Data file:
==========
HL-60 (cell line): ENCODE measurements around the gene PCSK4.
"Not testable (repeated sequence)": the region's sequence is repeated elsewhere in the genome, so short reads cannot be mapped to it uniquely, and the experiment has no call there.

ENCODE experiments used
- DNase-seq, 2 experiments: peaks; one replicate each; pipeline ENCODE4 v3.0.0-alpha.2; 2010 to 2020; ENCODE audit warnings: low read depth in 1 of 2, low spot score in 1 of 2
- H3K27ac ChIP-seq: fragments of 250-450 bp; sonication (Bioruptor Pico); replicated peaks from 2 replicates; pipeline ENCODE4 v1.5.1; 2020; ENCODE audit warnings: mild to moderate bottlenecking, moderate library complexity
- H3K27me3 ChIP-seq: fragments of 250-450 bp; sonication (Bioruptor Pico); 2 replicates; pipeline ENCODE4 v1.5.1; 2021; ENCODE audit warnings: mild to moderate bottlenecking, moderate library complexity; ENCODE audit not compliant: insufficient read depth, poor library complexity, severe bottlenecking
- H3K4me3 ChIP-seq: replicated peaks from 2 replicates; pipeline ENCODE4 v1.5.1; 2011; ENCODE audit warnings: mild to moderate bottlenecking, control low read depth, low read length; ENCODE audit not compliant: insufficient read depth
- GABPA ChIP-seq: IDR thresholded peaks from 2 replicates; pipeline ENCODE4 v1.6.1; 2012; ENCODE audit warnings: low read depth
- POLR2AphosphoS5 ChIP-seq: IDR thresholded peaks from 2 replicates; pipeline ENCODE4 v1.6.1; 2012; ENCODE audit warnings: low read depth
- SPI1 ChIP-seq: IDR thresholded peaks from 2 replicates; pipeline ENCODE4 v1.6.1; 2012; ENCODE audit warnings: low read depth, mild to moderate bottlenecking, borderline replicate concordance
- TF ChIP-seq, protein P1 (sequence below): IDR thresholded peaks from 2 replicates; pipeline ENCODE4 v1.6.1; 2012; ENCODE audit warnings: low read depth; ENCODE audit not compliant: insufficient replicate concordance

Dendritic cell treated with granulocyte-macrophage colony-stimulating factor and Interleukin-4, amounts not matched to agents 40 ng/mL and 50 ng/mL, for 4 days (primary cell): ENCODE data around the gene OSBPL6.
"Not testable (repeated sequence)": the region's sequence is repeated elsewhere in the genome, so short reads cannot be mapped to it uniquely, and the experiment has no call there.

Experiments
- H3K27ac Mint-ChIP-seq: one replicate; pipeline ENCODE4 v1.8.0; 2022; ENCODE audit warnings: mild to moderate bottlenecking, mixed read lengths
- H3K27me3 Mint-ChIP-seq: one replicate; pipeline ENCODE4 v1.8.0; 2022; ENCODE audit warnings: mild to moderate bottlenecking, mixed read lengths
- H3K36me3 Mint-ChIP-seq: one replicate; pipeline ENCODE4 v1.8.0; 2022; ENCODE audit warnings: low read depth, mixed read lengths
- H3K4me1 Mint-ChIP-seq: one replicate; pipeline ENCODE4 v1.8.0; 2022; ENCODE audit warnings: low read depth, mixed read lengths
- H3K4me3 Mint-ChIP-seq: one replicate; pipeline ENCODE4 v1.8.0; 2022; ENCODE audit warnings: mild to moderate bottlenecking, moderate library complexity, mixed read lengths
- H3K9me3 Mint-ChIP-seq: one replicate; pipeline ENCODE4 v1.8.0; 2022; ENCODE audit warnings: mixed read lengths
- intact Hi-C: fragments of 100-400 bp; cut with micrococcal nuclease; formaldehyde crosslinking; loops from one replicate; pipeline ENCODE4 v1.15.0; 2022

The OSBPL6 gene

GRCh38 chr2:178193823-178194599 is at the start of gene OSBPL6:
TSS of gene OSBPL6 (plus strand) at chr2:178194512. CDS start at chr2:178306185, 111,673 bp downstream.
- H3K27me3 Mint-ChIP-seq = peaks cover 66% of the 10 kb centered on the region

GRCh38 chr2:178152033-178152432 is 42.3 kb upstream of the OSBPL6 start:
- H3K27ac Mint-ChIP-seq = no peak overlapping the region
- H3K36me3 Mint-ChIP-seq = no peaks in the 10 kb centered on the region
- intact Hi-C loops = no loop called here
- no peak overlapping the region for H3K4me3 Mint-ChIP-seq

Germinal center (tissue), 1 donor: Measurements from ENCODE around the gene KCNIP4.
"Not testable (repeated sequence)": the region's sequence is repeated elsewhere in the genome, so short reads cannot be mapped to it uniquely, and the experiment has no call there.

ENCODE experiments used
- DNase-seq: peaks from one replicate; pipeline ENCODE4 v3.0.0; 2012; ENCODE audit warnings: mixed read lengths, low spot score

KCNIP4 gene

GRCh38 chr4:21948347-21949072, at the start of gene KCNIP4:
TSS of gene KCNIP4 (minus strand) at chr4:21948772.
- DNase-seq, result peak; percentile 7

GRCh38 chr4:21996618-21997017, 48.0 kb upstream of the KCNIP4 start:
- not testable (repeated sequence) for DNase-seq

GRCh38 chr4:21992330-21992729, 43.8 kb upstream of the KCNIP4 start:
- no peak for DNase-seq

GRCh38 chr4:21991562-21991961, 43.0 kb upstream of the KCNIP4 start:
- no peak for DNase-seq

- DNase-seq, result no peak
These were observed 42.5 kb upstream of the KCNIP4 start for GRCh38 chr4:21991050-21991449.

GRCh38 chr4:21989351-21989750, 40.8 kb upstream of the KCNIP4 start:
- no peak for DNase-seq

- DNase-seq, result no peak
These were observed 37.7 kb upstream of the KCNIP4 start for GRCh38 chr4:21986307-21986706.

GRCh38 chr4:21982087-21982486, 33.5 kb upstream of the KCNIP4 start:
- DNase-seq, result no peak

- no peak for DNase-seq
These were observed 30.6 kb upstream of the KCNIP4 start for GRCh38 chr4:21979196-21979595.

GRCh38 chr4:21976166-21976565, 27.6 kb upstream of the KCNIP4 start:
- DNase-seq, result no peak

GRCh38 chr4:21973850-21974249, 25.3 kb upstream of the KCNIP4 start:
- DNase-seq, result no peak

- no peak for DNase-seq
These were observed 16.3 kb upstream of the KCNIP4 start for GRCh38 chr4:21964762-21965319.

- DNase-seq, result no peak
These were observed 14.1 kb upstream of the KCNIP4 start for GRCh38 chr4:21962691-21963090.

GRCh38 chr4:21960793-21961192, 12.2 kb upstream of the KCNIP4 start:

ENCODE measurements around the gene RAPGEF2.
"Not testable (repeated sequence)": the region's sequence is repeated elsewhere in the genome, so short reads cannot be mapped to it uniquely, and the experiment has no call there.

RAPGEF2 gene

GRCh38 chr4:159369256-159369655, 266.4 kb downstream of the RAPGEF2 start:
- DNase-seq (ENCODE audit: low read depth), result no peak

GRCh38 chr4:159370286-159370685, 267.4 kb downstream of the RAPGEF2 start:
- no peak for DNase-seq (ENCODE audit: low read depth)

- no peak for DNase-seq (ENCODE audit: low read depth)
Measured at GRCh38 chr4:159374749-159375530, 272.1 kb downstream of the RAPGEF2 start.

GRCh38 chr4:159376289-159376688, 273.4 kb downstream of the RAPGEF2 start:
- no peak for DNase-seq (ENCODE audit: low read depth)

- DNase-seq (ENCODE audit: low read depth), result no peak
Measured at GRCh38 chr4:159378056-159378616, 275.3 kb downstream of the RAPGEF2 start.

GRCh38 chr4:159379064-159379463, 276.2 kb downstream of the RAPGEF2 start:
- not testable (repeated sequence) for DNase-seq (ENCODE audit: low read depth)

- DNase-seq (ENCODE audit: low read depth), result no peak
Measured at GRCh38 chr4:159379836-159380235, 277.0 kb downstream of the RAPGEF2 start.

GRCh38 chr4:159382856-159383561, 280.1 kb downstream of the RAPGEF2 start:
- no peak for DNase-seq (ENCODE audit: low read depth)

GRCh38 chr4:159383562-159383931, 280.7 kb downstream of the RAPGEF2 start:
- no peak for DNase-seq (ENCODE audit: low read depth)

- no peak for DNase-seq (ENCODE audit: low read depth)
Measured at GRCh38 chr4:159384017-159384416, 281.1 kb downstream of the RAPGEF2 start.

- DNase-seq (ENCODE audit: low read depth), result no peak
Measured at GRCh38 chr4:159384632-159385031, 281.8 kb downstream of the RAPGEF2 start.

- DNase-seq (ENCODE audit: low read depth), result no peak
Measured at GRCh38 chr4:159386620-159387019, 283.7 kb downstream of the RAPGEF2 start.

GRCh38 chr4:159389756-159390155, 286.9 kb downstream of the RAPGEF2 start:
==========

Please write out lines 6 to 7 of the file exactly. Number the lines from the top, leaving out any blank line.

- H3K27me3 ChIP-seq: fragments of 250-450 bp; sonication (Bioruptor Pico); 2 replicates; pipeline ENCODE4 v1.5.1; 2021; ENCODE audit warnings: mild to moderate bottlenecking, moderate library complexity; ENCODE audit not compliant: insufficient read depth, poor library complexity, severe bottlenecking
- H3K4me3 ChIP-seq: replicated peaks from 2 replicates; pipeline ENCODE4 v1.5.1; 2011; ENCODE audit warnings: mild to moderate bottlenecking, control low read depth, low read length; ENCODE audit not compliant: insufficient read depth